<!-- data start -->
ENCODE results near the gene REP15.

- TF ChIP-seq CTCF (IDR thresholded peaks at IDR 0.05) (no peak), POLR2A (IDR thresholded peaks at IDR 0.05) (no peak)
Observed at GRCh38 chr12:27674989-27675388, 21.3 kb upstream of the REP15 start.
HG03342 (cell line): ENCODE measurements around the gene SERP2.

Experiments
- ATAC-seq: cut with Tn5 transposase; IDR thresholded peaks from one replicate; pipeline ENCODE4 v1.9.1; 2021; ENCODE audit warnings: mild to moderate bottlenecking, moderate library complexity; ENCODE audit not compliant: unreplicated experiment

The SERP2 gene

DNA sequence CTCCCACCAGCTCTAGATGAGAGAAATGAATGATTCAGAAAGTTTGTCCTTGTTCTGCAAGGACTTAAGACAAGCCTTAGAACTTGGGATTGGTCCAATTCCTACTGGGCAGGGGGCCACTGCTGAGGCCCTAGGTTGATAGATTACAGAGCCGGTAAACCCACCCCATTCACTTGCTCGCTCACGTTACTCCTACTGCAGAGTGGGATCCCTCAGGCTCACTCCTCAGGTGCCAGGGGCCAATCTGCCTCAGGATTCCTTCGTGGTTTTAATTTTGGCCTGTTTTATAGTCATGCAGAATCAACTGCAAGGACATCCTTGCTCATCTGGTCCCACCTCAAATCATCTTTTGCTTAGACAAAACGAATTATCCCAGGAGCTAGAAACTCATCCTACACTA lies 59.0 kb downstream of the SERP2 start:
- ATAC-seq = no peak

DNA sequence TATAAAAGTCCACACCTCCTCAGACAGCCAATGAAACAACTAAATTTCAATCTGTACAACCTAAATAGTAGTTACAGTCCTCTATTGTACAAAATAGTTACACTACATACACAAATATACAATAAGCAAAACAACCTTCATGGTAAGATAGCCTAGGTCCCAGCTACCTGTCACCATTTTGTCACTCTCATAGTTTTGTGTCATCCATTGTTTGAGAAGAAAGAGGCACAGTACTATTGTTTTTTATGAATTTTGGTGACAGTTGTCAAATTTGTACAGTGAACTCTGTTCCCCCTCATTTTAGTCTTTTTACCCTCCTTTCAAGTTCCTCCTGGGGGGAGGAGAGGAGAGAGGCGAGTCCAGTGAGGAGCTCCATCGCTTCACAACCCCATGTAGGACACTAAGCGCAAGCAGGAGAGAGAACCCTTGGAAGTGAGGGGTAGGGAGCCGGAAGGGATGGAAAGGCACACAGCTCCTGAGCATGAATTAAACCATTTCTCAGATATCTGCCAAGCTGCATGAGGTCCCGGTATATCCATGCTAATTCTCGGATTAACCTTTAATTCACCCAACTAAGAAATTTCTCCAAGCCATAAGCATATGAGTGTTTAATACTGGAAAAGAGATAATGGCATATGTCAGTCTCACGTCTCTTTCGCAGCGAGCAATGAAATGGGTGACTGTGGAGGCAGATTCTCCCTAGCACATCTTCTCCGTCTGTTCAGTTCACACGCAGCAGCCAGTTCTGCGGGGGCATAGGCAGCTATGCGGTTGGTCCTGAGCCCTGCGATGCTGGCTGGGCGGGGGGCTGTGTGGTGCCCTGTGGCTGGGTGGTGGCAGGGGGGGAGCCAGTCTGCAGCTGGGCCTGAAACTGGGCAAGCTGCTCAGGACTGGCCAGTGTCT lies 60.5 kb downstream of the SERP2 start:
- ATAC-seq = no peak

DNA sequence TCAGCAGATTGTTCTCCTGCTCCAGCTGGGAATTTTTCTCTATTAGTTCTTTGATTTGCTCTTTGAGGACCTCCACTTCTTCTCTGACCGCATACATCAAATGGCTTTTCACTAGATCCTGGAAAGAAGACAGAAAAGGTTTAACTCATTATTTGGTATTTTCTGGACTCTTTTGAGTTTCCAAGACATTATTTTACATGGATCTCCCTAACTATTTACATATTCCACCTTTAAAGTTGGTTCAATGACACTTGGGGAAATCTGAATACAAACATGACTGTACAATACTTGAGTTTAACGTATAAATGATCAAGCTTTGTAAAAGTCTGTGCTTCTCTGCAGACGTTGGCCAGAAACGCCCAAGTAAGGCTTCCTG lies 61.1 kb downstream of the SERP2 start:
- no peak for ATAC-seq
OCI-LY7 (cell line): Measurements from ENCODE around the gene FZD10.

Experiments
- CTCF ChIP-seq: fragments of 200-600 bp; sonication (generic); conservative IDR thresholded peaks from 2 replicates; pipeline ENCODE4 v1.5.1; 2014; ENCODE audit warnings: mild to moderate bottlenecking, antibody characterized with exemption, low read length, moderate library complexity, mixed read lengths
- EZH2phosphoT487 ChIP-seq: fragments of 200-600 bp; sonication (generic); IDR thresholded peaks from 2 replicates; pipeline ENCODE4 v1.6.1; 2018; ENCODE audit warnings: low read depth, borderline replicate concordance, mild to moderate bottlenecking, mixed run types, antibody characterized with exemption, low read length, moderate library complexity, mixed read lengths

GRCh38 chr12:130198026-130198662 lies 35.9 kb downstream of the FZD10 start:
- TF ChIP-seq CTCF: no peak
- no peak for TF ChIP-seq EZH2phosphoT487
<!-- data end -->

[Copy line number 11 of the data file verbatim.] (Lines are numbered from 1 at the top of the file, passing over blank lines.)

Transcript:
- ATAC-seq = no peak